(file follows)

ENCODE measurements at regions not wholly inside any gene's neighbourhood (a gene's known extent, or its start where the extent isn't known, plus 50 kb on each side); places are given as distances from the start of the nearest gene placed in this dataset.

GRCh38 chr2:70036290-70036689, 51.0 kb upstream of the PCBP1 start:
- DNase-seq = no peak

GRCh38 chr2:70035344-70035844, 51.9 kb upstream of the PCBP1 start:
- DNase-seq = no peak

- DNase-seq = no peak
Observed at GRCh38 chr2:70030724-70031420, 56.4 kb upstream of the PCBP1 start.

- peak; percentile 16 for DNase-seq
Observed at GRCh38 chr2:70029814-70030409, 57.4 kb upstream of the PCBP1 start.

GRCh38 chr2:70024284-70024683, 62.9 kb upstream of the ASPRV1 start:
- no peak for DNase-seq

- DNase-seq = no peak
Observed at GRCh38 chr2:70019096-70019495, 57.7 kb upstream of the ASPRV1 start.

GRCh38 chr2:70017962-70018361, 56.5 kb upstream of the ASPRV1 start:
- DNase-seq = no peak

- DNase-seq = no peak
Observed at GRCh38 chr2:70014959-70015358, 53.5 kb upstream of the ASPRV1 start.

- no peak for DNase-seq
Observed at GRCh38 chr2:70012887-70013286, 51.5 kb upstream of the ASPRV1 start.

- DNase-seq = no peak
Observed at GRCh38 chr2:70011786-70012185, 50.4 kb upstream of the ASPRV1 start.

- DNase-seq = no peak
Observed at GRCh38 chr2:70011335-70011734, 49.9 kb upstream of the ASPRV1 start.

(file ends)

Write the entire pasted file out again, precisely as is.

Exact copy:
ENCODE measurements at regions not wholly inside any gene's neighbourhood (a gene's known extent, or its start where the extent isn't known, plus 50 kb on each side); places are given as distances from the start of the nearest gene placed in this dataset.

GRCh38 chr2:70036290-70036689, 51.0 kb upstream of the PCBP1 start:
- DNase-seq = no peak

GRCh38 chr2:70035344-70035844, 51.9 kb upstream of the PCBP1 start:
- DNase-seq = no peak

- DNase-seq = no peak
Observed at GRCh38 chr2:70030724-70031420, 56.4 kb upstream of the PCBP1 start.

- peak; percentile 16 for DNase-seq
Observed at GRCh38 chr2:70029814-70030409, 57.4 kb upstream of the PCBP1 start.

GRCh38 chr2:70024284-70024683, 62.9 kb upstream of the ASPRV1 start:
- no peak for DNase-seq

- DNase-seq = no peak
Observed at GRCh38 chr2:70019096-70019495, 57.7 kb upstream of the ASPRV1 start.

GRCh38 chr2:70017962-70018361, 56.5 kb upstream of the ASPRV1 start:
- DNase-seq = no peak

- DNase-seq = no peak
Observed at GRCh38 chr2:70014959-70015358, 53.5 kb upstream of the ASPRV1 start.

- no peak for DNase-seq
Observed at GRCh38 chr2:70012887-70013286, 51.5 kb upstream of the ASPRV1 start.

- DNase-seq = no peak
Observed at GRCh38 chr2:70011786-70012185, 50.4 kb upstream of the ASPRV1 start.

- DNase-seq = no peak
Observed at GRCh38 chr2:70011335-70011734, 49.9 kb upstream of the ASPRV1 start.